For the time being, Rise of the Tomb Raider is a Xbox One exclusive, a fact that's proven somewhat controversial. Over a year since that announcement, Tomb Raider's developer still receives angry tweets for "betraying" the iconic franchise to Microsoft, which rose to the fore as a Playstation system-seller back in the 90s. Tomb Raider's current owner, Square Enix, spoke of their "disappointment" in the sales of Crystal Dynamics' 2013 reboot. As a result, hopes for a sequel seemed thin.
Despite a disappointing financial year, Square Enix did greenlight a Tomb Raider follow up, resolving to restructure the way the company finances "Triple A" titles. Whether that apparent anxiety led to the joint-funding deal with Microsoft will likely remain a secret. However, given what I've seen in Rise of the Tomb Raider's first few hours, even the most voracious elements of the anti-Xbox crowd might find themselves thanking Microsoft for stepping in.
The journey to Siberia
Without going into too much detail, Rise of the Tomb Raider takes place a year after the events of the 2013 reboot. Lara, emotionally wounded by her experiences, realises that there's a whole world of ancient and supernatural mysteries to uncover - despite the prevailing scientific consensus. Lara becomes obsessed with her father's research and embarks on a global and dangerous quest for discovery.
The game's tutorial mission takes place in a flashback to Lara's time in Syria, detailed in some of the early trailers. Her quest eventually leads her deep into the frozen wastes of Siberia, and this is where we begin our preview.
Like the reboot, Rise of the Tomb Raider is divided up into mission hubs filled with collectibles, secrets and main objectives that drive the story forward. Following the game's tutorial areas, the first expansive mission hub is set in an abandoned Soviet-era work camp, slowly being devoured by decades of icy blizzards.
Crystal clear visuals, dynamic and detailed
Screenshots released to press are rarely taken as indicative of a game's final product, the images could've been enhanced or taken on higher-end hardware. Seriously, though, those early screenshots, as amazing as they were, pale in comparison to what I've experienced first hand in Rise of the Tomb Raider's Soviet Installation area. The visuals are simply stunning, and it comes as no surprise given that Tomb Raider (2013) was one of the best looking games on the Xbox 360.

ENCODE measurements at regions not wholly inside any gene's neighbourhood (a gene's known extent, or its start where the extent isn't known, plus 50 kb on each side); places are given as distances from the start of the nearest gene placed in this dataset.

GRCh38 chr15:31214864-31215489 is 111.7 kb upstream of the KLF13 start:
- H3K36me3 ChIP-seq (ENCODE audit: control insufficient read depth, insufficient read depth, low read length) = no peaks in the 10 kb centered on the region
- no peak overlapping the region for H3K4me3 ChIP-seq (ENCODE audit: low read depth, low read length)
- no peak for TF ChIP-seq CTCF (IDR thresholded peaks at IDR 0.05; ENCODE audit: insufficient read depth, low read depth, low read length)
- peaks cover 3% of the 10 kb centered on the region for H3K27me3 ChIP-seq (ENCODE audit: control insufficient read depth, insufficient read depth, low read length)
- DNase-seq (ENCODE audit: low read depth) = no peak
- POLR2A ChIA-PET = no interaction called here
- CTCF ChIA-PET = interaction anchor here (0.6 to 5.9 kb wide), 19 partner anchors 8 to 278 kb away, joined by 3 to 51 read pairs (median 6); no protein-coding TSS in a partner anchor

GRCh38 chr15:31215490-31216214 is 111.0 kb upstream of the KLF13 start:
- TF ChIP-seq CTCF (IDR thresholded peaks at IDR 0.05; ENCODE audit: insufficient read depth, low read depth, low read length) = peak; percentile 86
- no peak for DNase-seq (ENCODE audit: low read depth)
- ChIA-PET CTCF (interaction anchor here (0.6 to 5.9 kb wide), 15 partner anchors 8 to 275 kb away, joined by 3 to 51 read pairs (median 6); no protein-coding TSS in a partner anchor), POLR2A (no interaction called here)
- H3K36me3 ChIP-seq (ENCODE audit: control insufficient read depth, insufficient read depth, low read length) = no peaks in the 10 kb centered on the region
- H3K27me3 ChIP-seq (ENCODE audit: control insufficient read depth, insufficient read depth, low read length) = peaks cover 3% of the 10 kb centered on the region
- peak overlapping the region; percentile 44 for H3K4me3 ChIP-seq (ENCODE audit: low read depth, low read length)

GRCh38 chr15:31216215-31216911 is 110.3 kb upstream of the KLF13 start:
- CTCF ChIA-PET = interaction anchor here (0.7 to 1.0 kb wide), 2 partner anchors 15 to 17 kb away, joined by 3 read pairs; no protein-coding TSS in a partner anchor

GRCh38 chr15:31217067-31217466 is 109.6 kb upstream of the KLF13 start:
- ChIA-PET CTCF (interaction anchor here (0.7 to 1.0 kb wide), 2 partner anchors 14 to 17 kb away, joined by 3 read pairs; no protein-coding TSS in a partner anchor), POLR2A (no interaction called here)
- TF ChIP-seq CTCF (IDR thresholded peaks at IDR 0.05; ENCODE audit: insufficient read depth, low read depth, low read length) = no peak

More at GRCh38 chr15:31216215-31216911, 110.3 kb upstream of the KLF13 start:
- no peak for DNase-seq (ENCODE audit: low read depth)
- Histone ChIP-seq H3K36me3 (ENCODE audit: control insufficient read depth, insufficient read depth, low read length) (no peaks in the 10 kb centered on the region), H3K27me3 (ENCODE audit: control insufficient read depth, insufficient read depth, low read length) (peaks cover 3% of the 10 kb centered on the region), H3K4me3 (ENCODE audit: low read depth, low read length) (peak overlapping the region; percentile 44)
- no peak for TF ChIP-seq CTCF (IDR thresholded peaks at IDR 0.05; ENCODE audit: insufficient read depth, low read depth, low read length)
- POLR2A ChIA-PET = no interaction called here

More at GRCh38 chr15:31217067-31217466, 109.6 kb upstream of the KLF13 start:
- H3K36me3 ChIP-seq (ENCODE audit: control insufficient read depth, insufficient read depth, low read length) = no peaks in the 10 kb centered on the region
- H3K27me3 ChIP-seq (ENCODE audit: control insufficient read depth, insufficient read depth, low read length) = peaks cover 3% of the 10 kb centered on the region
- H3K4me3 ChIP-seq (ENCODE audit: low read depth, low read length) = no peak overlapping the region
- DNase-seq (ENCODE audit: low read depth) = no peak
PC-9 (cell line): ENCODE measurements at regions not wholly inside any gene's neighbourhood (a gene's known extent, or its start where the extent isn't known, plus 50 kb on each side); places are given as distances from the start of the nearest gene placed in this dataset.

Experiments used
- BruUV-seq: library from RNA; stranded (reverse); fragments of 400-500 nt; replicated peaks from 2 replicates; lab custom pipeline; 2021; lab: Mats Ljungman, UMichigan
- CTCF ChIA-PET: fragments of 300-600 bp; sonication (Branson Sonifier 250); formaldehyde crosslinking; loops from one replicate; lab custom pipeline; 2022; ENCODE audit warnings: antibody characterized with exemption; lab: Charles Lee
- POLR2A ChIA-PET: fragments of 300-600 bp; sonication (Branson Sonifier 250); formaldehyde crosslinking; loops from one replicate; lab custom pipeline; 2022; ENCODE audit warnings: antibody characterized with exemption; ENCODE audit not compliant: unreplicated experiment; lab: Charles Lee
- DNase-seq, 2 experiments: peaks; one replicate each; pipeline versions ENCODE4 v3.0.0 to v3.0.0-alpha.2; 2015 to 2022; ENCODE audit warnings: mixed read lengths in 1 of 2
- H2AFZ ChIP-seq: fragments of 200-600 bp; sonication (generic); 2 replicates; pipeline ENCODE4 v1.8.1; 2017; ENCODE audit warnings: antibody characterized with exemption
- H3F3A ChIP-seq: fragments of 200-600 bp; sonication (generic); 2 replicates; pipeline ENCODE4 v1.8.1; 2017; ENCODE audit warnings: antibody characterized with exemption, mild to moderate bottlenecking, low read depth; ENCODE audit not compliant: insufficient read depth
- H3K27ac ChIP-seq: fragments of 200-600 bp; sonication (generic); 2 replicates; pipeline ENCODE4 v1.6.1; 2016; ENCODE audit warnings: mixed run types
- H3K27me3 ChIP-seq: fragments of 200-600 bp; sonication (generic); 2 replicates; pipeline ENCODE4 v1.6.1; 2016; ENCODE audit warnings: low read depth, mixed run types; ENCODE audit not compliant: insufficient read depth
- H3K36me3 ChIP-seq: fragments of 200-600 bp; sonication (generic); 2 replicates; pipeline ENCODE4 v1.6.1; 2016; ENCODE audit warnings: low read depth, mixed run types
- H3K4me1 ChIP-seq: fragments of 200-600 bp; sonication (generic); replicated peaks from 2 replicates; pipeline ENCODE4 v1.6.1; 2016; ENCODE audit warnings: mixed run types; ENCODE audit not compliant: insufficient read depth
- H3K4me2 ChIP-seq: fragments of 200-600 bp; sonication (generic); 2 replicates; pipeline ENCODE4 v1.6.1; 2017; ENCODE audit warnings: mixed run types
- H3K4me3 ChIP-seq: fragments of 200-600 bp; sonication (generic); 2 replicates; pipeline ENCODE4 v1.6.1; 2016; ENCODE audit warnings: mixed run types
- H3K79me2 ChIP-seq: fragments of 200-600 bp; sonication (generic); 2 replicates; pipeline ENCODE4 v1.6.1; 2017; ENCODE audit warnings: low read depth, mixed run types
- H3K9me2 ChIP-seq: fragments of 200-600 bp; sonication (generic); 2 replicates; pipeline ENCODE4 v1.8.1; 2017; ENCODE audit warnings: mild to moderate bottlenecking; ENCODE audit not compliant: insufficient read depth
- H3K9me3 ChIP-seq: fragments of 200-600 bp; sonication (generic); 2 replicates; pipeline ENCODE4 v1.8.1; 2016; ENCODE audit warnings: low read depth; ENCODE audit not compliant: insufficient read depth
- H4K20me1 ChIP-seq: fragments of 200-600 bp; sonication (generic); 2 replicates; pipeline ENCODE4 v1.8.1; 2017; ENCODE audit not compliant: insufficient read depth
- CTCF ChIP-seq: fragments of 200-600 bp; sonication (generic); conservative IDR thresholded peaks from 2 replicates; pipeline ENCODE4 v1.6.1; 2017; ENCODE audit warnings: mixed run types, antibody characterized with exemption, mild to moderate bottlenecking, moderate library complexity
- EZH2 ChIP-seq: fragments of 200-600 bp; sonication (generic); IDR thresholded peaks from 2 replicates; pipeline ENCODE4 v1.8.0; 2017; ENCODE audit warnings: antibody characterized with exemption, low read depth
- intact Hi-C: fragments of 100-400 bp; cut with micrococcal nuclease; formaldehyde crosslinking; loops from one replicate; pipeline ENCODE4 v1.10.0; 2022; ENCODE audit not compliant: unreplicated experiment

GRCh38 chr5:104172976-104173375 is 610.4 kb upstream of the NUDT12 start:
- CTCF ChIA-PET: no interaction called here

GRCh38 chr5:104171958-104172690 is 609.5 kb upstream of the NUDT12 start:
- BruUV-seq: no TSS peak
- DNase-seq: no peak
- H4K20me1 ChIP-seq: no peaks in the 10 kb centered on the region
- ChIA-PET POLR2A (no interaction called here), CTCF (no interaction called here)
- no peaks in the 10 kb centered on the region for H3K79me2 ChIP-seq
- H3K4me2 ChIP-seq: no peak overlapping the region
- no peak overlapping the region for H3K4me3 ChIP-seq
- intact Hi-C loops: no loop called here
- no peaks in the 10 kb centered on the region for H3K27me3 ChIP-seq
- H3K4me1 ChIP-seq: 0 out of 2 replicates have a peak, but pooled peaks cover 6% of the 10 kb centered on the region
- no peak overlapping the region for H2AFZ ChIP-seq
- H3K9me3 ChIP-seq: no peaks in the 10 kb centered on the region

Rise of the Tomb Raider enjoys vivid, dynamic lighting, made all the more special by incredible fire effects and an expanded amount of dark crypts to explore. Beyond the more obvious improvements, Crystal Dynamics has included more subtle details like realistic snow depression and Xbox One rumble trigger support. Should this level of quality be maintained throughout, Crystal Dynamics will have firmly outdone themselves.
The Soviet Installation hub in Siberia is gargantuan, outstripping the largest areas from its predecessor by a wide margin. To complement the expanse, Rise of the Tomb Raider boasts impressive draw distances and detailed backdrops. It gives Siberia a sense of uncharted majesty that was certainly touched upon in the 2013 reboot but is now fully realised thanks to the Xbox One's hardware and, perhaps, Microsoft's cash. Even when switching between Tomb Raider's impressive Xbox One Definitive Edition, the bump in visual quality is stark, but it's not just raw graphics that have impressed me so far.
The reboot was an incredibly detailed game, even more so in the Definitive Edition, which added special tech to grant realism to Lara's hair. In partnership with AMD, Crystal Dynamics has pushed the hair tech even further for Rise of the Tomb Raider, giving it extra weight when it's wet, allowing it to float in water, and having snowflakes realistically accumulate in it as Lara braves the Siberian tempest. As someone who knows the frustration of an unruly ponytail, I smiled when I noticed Lara occasionally re-adjusts hers, wringing water from it when she leaves water bodies.